The Taliban government claimed in a statement it had "no information aboutarrival and stay in Kabul," after the U.S. airstrike that killed the head of al Qaeda while he was on the balcony of a safehouse in central Kabul early Sunday morning.
The multi-factioned group, already struggling to secure diplomatic relations with the international community sincelast August, now faces insurmountable pressure to explain how the leader of al Qaeda could have been residing openly in Kabul's notoriously wealthy Sherpur neighborhood. The area, formerly inhabited by Western diplomats and expats, is dotted with large houses locally known as "poppy palaces", a nickname reflecting the drug money flowing under previous Afghan governments that helped build many of its garish homes.
Al-Zawahiri's predecessor,, had also been located right under the nose of government authorities — next to Pakistan's Military Academy, akin to West Point in the U.S. — before he was killed by U.S. Navy SEALs in May 2011.
The safehouse where Al-Zawahiri was found had been occupied by Haqqanis, Sunni Islamist militants allied with the Taliban who had seized it from officials of the former Afghan government. It's now in the possession of the Taliban's acting Interior Minister, Sirajuddin "Siraj" Haqqani, who is also the leader of the notorious Haqqani Network — designated a terror group by the U.S. — and has a bounty of $10 million on his head.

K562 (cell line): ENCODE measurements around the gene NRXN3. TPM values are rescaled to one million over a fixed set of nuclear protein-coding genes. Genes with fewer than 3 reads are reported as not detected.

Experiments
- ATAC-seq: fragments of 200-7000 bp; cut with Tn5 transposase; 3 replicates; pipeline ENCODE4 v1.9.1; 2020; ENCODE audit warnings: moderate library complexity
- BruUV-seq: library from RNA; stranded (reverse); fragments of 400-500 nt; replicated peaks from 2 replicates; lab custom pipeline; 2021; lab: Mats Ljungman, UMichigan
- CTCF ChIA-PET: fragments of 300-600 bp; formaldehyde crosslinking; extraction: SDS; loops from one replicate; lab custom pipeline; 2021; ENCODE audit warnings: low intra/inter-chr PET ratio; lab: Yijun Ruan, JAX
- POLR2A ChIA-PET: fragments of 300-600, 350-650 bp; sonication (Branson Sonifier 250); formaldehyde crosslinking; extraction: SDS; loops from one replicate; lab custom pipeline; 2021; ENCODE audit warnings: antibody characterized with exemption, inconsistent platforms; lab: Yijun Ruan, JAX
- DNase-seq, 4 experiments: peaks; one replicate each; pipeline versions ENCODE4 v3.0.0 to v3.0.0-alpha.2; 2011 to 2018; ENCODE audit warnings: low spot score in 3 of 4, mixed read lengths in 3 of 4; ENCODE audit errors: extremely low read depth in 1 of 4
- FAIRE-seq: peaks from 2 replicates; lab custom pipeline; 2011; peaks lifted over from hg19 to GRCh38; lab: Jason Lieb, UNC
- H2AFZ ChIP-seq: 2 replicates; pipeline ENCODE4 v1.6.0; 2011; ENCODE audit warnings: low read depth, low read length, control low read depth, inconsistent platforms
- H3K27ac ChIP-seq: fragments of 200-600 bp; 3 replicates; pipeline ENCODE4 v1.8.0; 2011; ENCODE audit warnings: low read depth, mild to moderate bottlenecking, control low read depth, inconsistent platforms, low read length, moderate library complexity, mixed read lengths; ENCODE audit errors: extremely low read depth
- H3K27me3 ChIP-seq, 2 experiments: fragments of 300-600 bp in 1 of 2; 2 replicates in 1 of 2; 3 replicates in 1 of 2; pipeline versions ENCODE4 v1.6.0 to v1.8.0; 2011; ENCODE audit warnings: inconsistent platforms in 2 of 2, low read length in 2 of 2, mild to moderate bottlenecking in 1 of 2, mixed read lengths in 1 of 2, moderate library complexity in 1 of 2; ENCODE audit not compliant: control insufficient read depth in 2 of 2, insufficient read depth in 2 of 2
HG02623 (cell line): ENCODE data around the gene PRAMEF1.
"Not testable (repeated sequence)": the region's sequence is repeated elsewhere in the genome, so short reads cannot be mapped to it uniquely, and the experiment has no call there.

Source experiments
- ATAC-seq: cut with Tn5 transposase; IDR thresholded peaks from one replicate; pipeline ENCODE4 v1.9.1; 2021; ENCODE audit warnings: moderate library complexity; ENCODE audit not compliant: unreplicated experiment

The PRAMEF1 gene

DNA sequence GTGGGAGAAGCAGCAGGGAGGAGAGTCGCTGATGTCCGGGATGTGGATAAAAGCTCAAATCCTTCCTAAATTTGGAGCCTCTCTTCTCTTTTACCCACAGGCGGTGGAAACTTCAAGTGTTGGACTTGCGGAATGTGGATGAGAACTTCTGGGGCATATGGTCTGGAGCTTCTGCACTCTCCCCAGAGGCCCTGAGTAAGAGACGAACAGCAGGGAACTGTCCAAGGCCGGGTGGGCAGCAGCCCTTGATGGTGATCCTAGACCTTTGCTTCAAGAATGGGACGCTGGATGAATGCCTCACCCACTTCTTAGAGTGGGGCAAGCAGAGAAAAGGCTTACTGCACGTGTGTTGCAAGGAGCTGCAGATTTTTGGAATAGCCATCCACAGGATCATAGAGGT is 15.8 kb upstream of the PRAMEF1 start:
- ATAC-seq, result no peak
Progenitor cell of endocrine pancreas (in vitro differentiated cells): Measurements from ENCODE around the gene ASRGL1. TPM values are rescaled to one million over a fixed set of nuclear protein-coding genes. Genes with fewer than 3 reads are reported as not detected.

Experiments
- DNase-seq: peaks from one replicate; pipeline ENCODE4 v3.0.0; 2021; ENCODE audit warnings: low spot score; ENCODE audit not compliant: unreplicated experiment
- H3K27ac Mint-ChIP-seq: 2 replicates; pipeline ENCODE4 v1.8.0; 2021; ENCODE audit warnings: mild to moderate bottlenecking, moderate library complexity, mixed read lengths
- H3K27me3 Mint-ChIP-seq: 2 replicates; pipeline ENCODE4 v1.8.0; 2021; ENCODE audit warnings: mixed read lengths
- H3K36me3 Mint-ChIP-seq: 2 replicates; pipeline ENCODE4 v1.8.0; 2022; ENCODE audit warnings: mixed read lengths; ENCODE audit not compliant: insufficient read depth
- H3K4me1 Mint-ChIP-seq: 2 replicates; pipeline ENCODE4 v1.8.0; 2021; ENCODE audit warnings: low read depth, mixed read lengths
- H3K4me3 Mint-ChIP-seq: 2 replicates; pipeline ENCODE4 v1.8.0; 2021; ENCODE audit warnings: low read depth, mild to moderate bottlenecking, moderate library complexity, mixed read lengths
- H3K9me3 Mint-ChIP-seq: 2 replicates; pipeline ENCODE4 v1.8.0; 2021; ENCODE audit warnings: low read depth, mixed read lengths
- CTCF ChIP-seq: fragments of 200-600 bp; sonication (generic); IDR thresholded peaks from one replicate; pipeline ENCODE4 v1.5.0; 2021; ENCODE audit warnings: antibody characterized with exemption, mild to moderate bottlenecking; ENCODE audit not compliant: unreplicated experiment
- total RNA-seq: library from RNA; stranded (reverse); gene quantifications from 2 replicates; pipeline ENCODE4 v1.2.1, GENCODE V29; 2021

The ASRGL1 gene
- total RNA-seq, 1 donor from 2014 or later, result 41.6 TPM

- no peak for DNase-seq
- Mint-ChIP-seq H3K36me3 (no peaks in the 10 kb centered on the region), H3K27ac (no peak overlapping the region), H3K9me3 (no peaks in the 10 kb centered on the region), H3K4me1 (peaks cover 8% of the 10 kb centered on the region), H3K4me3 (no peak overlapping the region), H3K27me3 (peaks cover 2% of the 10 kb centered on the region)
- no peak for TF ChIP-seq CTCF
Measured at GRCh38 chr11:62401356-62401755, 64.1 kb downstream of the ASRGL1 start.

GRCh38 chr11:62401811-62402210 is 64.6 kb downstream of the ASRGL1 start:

Briefing reporters ahead of President Biden's address on Monday night, a senior administration official said "Senior Haqqani Taliban figures were aware of Zawahiri's presence in Kabul" and had taken steps after the strike to attempt to conceal Zawahiri's presence at the safe house. Haqqani Taliban members had also "acted quickly to remove Zawahiri's wife, his daughter, and her children to another location, consistent with a broader effort to cover up that they had been living in the safe house," the administration official said.
A Taliban security director told CBS News on Thursday that Sirajuddin Haqqani is now "under tremendous pressure" as group members blame him for allowing al-Zawahiri to reside in Kabul, and they may use him as "a scapegoat to avoid any further consequences." He added, "It is the Haqqanis' responsibility to keep eyes on everyone in Kabul," and he claimed that "many" of the group's leaders are suggesting the interior minister's actions "have severely damaged and ruined the Taliban" and that "they want to punish him."